- Consistent with the established approval process for sponsored program proposals, the Primary Individual’s supervisor must review and approve the committed effort in proposals, as well as ensure each Primary Individual listed in proposals with a specific committed effort is aware and has approved his/her participation in the activity.
- Each campus shall ensure the minimum level of effort and the Primary Individual’s actual effort is commensurate with his/her responsibilities.
- A Primary Individual with a nine-month appointment for the fiscal year, and who has committed effort on a sponsored project may be allowed a 100% appointment during the summer; however, care should be exercised to ensure the Primary Individual does not perform other activities during that period whose costs are not allowable under OMB A-21, including proposal writing, student advising, curriculum review, and professional development.
4. Cost Sharing
Mandatory or voluntary committed cost sharing that is contained in a funded sponsored program proposal becomes a binding commitment to the campus upon either formal acceptance of the award document or expenditure of funds if no formal acceptance is required. This commitment creates the requirement for each campus to track all cost sharing. As a general rule, cost sharing commitments should be avoided unless they are required for application. Under extraordinary circumstances, cost sharing may be voluntarily offered to the sponsor with appropriate campus administration approval. Each campus shall have cost sharing guidelines and procedures that are consistent with this Guidance and with applicable federal regulations.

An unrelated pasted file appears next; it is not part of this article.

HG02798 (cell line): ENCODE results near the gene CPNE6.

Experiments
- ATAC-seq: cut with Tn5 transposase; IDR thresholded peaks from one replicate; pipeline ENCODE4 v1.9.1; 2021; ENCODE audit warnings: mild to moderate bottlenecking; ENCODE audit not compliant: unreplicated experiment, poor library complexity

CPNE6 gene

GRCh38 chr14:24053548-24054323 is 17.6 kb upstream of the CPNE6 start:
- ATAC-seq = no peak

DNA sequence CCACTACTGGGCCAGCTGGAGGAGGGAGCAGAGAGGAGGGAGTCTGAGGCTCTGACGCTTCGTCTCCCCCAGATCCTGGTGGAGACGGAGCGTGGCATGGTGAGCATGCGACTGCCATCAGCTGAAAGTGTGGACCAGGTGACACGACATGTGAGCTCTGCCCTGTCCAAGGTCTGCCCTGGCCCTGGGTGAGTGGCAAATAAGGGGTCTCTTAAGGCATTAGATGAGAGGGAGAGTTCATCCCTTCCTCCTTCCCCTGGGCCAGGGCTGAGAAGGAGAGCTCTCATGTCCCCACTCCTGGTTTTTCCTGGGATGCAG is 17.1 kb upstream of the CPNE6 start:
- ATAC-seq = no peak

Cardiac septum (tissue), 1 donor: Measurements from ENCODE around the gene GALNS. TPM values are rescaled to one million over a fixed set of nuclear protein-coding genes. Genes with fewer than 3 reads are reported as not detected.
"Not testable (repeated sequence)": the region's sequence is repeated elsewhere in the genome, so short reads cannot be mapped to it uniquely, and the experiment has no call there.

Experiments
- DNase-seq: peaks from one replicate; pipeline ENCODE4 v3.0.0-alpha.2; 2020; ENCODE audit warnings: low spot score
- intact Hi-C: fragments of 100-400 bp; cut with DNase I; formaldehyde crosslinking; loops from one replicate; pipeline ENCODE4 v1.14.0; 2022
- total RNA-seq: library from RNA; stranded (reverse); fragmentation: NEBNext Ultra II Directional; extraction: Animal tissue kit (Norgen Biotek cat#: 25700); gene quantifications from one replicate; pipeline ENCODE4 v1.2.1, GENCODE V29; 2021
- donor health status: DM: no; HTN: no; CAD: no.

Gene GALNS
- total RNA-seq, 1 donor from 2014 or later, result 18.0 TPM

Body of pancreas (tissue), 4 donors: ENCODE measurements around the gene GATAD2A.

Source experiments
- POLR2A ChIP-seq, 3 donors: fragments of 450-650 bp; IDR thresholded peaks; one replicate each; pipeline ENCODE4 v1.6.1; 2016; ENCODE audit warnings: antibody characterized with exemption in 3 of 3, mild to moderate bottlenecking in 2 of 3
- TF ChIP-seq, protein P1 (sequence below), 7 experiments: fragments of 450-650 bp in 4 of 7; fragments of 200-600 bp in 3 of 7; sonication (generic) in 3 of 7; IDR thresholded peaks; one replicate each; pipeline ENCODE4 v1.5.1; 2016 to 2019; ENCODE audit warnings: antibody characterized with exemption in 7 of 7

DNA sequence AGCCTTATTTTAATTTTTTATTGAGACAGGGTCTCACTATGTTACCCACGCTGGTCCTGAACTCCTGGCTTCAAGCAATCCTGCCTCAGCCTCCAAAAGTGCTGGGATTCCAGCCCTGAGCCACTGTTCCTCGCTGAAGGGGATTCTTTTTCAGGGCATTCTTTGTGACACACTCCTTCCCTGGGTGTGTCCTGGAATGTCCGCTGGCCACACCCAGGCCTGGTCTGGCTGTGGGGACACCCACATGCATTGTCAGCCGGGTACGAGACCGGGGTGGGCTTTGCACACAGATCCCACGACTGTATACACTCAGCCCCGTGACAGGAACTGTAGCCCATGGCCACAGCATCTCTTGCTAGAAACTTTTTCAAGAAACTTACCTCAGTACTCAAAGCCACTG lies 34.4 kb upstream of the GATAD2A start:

5. Cost Transfers
Cost transfers are a reality of sponsored programs; however, a high volume of cost transfers, cost transfers that occur several months after the initial accounting transaction, cost transfers that occur after an effort certification report is completed, and/or a pattern of cost transfers from a sponsored projects may indicate poor awards management.
Each campus shall have cost transfer guidelines and procedures providing as follows:
- Duties involved in the cost transfer process must be appropriately segregated to ensure no one individual has the ability to initiate, approve, and post a cost transfer into the official accounting records.
- All cost transfers must have adequate support documentation as to the reason it is necessary. To indicate “to correct an error” or “to transfer to correct project” are insufficient reasons.
- All cost transfers should occur in a timely manner.
- Salary cost transfers are only permitted after effort certification reports are completed and signed by the individual if it benefits the sponsor (i.e., a transaction is moved off of a sponsored account) or to correct inaccurate allocations.
6. Effort Certification
Each campus must develop a mechanism to determine and verify how individuals actually expend effort during a specified time period. Such confirmation is to be made by either the individual or a responsible official who has first-hand knowledge of 100 percent of the employee’s compensated activities.
The after-the-fact confirmation method used for most UMass projects requires that reports for faculty and professional staff be completed each academic term but no less frequently than every six months, while for support staff, it is completed on a monthly basis.